Author: Giles Mohan
Major infrastructure projects present a paradox. At one level the finished project is designed to do something to make life ‘better’ whether that be travel, communication or energy supply. It’s about providing an efficient, clean, and seamless service that can almost be taken for granted. We switch on a kettle and expect the water that came from the taps to be heated quickly to make our cup of tea. But on another level the process of getting to that point is extremely complex, enrols lots of different actors, and is messy in the sense that systems need to be planned, built, and maintained.
In trying to research the assembling of a major infrastructure project we must do many things which require inter-disciplinarity and multiple methods. Some approaches take an economistic line – such as cost-benefit analysis – or an engineering life cycle approach. These are useful but can underplay the complexity of the actors, processes, and effects. In our project we are combining a critical approach to assemblages with a technique called process tracing to analyse the ways in which projects come together and how key causal moments shift these projects along, though not always – indeed very rarely – fully in the intended way.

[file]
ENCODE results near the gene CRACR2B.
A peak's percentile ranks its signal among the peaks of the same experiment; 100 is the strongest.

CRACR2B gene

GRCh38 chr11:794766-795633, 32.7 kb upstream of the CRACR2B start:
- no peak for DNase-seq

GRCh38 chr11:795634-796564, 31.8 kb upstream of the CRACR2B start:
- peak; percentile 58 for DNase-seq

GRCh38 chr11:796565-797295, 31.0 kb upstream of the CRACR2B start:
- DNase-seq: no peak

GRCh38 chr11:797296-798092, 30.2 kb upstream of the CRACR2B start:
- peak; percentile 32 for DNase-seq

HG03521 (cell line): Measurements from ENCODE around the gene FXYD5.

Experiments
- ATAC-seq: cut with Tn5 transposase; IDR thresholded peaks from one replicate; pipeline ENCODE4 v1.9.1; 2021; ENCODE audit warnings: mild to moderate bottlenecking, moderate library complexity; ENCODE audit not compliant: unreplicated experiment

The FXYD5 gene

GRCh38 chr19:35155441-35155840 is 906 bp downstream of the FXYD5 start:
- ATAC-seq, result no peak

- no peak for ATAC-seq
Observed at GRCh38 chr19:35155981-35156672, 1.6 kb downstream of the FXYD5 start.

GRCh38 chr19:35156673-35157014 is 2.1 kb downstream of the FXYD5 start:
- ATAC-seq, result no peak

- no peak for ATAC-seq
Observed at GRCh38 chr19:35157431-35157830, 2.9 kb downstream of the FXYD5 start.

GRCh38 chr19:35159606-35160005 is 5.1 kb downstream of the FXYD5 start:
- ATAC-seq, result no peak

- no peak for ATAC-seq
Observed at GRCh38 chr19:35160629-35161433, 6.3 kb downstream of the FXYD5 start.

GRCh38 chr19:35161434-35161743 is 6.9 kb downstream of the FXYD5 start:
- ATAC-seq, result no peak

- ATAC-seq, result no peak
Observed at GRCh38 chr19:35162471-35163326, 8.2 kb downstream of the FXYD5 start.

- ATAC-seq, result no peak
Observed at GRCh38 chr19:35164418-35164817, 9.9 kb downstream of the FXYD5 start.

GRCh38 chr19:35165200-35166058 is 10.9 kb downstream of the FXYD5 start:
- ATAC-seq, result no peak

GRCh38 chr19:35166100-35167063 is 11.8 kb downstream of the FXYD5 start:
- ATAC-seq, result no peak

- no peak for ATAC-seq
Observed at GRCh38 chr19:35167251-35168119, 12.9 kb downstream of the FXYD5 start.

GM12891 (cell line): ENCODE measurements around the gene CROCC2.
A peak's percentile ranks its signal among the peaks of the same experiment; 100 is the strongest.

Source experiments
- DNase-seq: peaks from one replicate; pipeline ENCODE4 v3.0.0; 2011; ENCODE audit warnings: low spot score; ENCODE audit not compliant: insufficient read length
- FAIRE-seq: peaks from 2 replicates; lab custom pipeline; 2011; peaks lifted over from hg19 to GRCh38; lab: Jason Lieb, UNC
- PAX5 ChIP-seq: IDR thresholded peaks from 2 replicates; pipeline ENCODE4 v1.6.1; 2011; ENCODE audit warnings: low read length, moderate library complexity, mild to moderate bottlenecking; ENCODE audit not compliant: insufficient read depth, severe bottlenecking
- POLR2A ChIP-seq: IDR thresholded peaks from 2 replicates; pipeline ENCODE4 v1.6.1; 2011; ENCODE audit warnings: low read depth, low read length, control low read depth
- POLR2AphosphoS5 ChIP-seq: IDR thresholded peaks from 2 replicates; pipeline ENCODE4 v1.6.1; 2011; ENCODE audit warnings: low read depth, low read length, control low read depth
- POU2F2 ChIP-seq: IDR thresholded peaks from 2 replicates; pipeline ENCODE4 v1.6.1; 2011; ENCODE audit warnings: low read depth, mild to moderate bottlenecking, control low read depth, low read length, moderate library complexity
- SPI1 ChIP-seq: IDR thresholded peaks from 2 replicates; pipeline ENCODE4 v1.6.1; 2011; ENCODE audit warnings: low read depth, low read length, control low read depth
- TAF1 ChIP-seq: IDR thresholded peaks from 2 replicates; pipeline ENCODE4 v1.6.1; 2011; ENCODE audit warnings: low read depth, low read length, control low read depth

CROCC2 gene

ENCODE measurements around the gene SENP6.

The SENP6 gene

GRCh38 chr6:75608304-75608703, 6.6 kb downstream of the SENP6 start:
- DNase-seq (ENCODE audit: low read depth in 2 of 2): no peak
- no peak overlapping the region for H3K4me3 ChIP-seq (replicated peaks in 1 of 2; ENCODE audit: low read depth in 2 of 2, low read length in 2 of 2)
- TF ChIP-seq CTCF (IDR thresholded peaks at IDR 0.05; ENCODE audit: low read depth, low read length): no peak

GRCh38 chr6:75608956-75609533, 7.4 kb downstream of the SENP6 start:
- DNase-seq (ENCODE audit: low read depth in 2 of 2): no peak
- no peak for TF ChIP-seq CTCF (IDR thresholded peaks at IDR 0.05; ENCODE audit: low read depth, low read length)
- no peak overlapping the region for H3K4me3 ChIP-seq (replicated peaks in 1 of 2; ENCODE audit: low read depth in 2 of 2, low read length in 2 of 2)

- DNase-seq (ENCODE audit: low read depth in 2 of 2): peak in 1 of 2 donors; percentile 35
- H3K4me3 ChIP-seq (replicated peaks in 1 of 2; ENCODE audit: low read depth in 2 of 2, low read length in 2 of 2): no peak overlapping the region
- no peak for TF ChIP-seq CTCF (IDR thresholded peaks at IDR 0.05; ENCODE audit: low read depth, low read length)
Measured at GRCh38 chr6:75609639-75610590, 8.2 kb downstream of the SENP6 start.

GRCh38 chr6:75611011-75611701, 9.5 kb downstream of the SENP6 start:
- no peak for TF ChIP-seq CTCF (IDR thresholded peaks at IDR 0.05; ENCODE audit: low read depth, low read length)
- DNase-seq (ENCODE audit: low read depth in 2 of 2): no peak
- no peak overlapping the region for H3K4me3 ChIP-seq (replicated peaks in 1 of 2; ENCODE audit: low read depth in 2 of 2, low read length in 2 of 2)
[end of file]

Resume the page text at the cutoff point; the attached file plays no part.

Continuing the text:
Recently we were in Budapest to look at several Chinese infrastructure projects. One of them is a railway project, 85% financed by a Chinese bank. The Belgrade-Budapest Railway Upgrade links two European capitals and is made up of two related projects – one on the Hungarian side and one on the Serbian side. We left central Budapest on a bright yellow tram and headed south, tracking along the eastern bank of the Danube across from the grand palaces and monuments on the Buda side of the river. At Közvágóhíd we changed to a green and white suburban HÉV train. The grandiose buildings of central Budapest gave way to lower rise houses, interspersed with shops and other businesses. We alighted at Soroksár, Hősök tere which is a quiet neighbourhood with walled gardens. After a 10-minute walk and we came to a deserted railway station, the intended terminal point of the Belgrade-Budapest Railway in Hungary.